January 23, 2020

Farm Policy: Issues & Themes

Categories: Ethanol /Farm Bill /Food Aid

Scott Kilman reported in Friday’s Wall Street Journal that, “Rising prices and surging demand for the crops that supply half of the world’s calories are producing the biggest changes in global food markets in 30 years, altering the economic landscape for everyone from consumers and farmers to corporate giants and the world’s poor.”

(Graph from The Wall Street Journal Online). The Journal article explained that, “What’s changed is that powerful new sources of demand are emerging. In addition to U.S. government incentives that encourage businesses to turn corn and soybeans into motor fuel, the growing economies of Asia and Latin America are enabling hundreds of millions of people to spend more on food. A growing middle class in these regions is eating more meat and milk, which in turn is increasing demand for grain to feed livestock. In the U.S., a beef cow has to eat roughly six pounds of grain to put on a pound of weight, and a hog about four pounds.”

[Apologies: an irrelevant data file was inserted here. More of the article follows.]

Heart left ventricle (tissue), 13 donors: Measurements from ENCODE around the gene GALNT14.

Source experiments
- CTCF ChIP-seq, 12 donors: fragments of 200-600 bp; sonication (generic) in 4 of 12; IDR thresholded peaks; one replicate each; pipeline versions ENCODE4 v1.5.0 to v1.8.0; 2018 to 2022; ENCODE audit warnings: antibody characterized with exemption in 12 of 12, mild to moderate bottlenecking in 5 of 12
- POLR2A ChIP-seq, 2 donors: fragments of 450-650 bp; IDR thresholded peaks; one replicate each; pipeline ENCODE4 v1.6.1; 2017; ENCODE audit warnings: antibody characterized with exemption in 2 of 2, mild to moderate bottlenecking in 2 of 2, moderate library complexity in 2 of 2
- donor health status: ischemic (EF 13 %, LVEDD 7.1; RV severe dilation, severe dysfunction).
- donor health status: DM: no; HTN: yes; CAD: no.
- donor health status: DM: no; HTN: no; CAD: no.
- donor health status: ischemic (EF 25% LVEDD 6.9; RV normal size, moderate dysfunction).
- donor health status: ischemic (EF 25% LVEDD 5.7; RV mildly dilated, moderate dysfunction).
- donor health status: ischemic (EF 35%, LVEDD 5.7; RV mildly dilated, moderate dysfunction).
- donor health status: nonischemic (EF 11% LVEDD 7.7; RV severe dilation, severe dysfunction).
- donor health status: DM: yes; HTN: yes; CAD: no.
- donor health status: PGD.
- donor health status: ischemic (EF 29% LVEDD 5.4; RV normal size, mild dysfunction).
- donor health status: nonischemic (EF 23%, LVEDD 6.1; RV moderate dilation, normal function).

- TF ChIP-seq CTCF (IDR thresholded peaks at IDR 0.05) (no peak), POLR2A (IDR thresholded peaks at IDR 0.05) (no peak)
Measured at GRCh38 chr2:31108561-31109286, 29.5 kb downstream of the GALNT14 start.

(Graph from The New York Times Online.) Recall that the September 2007 issue of Amber Waves, a publication from USDA’s Economic Research Service (ERS), indicated that, “Developing regions such as China, Southeast Asia, Mexico, Central America, and India will likely continue to increase their share of global GDP in the coming decades. They will also account for 95 percent of the expected increase of 1 billion persons to the global population by the year 2020. Despite generally higher agricultural commodity prices brought on by the expansion of ethanol production in the U.S., enhanced spending power abroad is projected to substantially raise the value of U.S. agricultural exports over the next decade—from $69 billion in 2006 to $95 billion by 2016, according to USDA projections.” (From: “U.S. Trade Growth: A New Beginning or a Repeat of the Past?,” by Erik Dohlman and Mark Gehlhar).